2nd Sunday in Lent
February 25, 2018
Mark 8: 31-38 and Genesis 17: 1-7 and 15-16
You can click on the links above to read the text, courtesy of Oremus Bible Browser.
When has your faith been tested beyond what you thought it could bear? Or maybe the question should be when has your faith been the only thing that sustained you when you thought you couldn’t bear what was happening in your life? No matter how blessed we have been in our family, our work, our relationships, we have all experienced brokenness and pain. I’m not just talking about doing the right thing, I am talking about how the world can hurt us. And sometimes the difference between what we expect because we are faithful and do the right things and how events happen in our lives and in our world is what hurts the most.
Consider Abram, our forefather in the faith. God had promised him that his descendants would be more than the stars in the sky, more than the grains of sand under his feet, but here he is at 99 and still childless. Sarai, his wife is way past the time of childbearing. But, the storyteller of Genesis tells us, “Abram believed the Lord, who credited to him as righteousness.” God goes so far as to give Abram and Sarai new names, as a sign of God’s promise. Abraham means father of many nations.
We know that Abraham and Sarah did have a child – at the ridiculous age of 100. It didn’t seem like much, but it was enough to start a whole line of Children of Israel, Abraham’s grandson, who did take over the land and populate it with believers in the Living God, the Most High. It was Abraham’s trust that God could make a way when there seemed to be no way that made him our ancestor in the faith.
So too with Jesus. We can argue forever about what Jesus knew or didn’t know about where his ministry was going when he started out. But it becomes clear early on that preaching about God’s mercy and inclusion flew in the face of the Church of his time. The religious authorities were all about the rules and who was in and who was out; who you could eat with and who had to be shunned if you were faithful to your faith. The Church that awaited the Messiah was looking for a power player to free them from the Roman occupation and rule like David had in the good old days. Jesus is quite clear that his ministry will take a different turn, but that his death will not be the end of the story. Jesus prediction is more than Peter can bear. But Jesus makes it clear that true followers of God’s love will always be striving against the world around them.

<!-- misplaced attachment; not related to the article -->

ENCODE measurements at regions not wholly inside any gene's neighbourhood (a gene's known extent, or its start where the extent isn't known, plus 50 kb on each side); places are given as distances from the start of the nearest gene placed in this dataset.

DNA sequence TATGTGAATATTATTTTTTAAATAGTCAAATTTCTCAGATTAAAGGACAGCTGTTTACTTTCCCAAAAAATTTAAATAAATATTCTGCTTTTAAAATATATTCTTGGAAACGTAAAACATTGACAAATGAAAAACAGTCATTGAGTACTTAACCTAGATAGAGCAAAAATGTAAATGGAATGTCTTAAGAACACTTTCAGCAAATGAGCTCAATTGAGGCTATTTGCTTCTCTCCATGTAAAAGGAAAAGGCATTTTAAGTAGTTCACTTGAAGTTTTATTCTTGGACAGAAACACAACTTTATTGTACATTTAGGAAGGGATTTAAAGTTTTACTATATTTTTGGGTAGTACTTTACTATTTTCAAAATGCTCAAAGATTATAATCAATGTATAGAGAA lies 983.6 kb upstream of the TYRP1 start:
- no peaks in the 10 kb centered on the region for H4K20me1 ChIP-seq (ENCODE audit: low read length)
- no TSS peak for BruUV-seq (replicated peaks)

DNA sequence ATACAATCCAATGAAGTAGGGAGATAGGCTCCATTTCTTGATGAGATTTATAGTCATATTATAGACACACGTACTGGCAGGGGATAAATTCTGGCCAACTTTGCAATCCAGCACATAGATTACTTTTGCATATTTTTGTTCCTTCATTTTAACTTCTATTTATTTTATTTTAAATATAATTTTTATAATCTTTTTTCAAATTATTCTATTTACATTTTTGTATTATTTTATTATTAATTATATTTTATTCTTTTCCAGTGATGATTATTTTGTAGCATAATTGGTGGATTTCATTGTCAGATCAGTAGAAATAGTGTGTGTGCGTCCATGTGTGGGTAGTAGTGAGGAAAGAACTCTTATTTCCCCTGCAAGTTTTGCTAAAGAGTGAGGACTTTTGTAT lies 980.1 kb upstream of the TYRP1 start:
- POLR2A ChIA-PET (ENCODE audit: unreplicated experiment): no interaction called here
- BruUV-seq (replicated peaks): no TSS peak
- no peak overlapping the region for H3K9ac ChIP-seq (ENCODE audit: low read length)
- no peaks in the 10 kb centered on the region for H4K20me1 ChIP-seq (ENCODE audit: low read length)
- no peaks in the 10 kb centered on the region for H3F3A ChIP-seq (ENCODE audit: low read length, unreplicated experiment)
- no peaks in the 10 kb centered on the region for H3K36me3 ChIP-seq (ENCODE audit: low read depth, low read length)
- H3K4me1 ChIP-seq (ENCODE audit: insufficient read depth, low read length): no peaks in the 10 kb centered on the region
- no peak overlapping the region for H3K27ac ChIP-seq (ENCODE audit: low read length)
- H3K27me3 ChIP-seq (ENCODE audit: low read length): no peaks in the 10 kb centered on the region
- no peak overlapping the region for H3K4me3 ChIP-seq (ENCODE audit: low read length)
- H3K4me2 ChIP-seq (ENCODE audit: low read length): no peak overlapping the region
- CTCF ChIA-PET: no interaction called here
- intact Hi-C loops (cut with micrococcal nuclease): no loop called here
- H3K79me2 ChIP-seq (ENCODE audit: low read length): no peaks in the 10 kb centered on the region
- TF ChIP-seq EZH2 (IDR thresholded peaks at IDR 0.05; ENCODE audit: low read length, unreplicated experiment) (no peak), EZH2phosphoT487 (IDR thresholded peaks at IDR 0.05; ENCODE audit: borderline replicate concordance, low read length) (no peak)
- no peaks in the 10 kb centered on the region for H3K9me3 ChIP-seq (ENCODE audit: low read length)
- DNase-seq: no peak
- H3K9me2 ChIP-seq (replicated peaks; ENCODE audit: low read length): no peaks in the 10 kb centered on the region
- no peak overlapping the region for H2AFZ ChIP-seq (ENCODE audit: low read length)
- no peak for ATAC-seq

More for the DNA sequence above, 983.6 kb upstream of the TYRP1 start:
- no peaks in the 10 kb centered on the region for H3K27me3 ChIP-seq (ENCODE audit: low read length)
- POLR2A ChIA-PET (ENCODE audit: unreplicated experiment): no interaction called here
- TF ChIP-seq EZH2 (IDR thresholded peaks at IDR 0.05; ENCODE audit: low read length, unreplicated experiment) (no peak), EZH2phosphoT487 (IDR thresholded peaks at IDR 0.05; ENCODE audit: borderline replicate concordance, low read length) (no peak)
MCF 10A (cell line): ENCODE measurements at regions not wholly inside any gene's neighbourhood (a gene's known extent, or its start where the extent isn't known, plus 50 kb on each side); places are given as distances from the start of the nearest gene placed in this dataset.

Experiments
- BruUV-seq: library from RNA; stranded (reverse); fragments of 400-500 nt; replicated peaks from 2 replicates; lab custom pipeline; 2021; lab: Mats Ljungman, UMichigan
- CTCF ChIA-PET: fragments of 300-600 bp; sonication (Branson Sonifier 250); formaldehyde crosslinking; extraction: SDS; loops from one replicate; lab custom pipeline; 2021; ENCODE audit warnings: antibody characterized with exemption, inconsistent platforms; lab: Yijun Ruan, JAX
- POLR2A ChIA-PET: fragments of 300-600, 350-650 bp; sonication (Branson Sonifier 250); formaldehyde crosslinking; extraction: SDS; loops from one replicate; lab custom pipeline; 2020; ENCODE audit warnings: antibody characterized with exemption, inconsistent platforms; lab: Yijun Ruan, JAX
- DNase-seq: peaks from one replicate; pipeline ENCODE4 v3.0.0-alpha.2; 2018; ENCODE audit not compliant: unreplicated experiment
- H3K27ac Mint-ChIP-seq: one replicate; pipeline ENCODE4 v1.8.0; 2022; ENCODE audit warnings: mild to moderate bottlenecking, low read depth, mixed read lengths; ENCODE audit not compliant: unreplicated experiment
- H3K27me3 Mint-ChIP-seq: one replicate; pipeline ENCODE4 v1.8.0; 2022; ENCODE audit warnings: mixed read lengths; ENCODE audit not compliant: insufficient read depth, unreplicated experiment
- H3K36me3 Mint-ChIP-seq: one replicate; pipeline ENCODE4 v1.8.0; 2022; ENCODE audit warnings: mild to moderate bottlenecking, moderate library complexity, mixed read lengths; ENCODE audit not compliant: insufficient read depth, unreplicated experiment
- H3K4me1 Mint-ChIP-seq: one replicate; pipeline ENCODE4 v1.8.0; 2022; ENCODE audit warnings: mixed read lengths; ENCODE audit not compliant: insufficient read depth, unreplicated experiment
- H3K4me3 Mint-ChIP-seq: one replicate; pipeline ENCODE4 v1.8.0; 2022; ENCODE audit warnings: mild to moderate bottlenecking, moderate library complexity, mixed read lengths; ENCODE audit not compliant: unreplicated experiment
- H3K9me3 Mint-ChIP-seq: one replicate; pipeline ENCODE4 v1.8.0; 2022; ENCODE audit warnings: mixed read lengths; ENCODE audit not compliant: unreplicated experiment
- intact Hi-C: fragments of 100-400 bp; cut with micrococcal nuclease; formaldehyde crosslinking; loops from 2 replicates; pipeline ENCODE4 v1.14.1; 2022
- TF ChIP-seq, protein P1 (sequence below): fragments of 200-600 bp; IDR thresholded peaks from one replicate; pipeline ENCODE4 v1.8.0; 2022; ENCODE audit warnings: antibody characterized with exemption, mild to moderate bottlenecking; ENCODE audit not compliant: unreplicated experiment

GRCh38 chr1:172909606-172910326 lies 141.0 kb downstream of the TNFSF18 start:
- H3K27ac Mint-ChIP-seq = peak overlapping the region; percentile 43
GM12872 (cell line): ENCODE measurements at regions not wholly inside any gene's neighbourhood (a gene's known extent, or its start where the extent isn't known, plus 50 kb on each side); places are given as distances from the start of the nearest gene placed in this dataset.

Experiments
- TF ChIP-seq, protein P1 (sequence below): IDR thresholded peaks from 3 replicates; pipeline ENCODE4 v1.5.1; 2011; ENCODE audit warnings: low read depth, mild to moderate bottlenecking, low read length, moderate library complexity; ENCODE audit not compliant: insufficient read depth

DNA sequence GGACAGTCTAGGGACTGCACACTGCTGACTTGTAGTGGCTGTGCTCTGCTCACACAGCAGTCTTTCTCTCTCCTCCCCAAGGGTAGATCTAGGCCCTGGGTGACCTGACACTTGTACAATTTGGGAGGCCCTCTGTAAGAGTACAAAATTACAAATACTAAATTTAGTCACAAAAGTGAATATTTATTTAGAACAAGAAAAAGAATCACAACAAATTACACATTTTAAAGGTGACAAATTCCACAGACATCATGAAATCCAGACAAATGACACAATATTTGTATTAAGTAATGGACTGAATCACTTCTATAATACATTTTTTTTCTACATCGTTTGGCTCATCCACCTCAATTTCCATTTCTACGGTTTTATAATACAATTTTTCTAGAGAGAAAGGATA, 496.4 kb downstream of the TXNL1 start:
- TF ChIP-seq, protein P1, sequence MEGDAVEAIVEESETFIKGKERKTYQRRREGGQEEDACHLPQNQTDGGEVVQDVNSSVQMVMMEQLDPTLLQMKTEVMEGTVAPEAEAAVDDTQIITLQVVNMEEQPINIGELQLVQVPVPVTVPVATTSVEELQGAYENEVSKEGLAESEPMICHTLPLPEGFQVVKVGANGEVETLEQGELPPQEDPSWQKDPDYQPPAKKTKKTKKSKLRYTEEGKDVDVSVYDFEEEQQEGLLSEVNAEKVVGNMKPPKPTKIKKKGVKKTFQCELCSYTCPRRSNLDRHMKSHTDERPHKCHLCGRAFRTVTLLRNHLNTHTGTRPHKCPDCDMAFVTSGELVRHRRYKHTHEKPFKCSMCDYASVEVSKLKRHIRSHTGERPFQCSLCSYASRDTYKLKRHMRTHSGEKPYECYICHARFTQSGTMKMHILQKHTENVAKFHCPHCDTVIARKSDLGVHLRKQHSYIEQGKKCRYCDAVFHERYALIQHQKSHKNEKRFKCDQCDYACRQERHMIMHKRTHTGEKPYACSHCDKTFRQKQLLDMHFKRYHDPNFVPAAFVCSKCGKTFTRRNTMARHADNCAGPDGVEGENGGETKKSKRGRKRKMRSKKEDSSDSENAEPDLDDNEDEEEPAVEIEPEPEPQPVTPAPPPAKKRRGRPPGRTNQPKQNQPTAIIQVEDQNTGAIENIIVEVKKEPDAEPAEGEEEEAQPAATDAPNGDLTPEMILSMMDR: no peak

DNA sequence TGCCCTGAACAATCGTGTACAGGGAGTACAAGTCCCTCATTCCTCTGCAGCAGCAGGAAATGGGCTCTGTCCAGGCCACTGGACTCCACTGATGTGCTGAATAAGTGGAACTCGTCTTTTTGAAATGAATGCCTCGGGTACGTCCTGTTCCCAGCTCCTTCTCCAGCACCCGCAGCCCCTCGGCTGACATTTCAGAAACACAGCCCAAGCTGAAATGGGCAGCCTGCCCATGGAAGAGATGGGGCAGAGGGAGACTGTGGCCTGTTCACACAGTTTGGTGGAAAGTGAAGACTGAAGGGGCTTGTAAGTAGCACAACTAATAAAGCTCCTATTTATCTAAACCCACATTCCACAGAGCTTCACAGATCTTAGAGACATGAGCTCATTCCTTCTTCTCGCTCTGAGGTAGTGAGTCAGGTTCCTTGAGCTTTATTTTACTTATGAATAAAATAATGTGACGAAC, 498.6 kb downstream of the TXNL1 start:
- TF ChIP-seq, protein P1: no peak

This is the way that the Gospel is political. We see Jesus feeding thousands of people at a time, rich or poor, he doesn’t care, he feeds them because they are hungry. We see Jesus dispense free health care to people who are deranged, dangerously diseased, untouchable, just because they want to be healed. We see Jesus call out village men who have a right to stone a prostitute, and lift up a poor widow’s contribution to the temple because she is more faithful than those who gave much more. We see Jesus accuse the Church of heartlessness when it makes life harder for those who need the most compassion. Jesus’ way is not the world’s way of deciding who is worthwhile. Jesus’ way of using power is not the world’s way of exercising power.
It all comes down to trust. Faith is not just believing the right things and repeating them back when we are put on the spot. It is not opening our brains and letting ‘proper theology’ flow into them. Faith is trust that God’s way is the way that will carry us through the darkest times of our life and bring us out again into the light of life. Faith is trust that we are never alone in our suffering or our fear, but that God is present with us in our hearts and in the faith community that surrounds us. It is trust that God’s promises to us are real and true, evidenced in the resurrection of Jesus, the final proof that God’s love is stronger than death.
I am not always sure what it means to take up your cross. Maybe it is not meant to be so specific that we cannot each find in it hope for our own heartbreaks and collapses. Abram became Abraham because he trusted that God’s promise was enough to change everything he knew about how life works. Jesus became the Christ, the Messiah, because he trusted that God’s promise was enough even in the face of the brutal death that awaited him. I have never felt that God has given me a name beyond the name my parents gave me – maybe I haven’t faced a big enough crisis yet. But I’ll tell you what – every time I have faced heartbreak or disaster or suffering with trust that God is still at work to bring about beautiful in my life, I have become more certain that God’s promises to me are the truest thing about me. I have come to trust God’s promise that I will never be alone, and that I am living into the name given to me in God’s covenant with me: Beloved Child. Amen.
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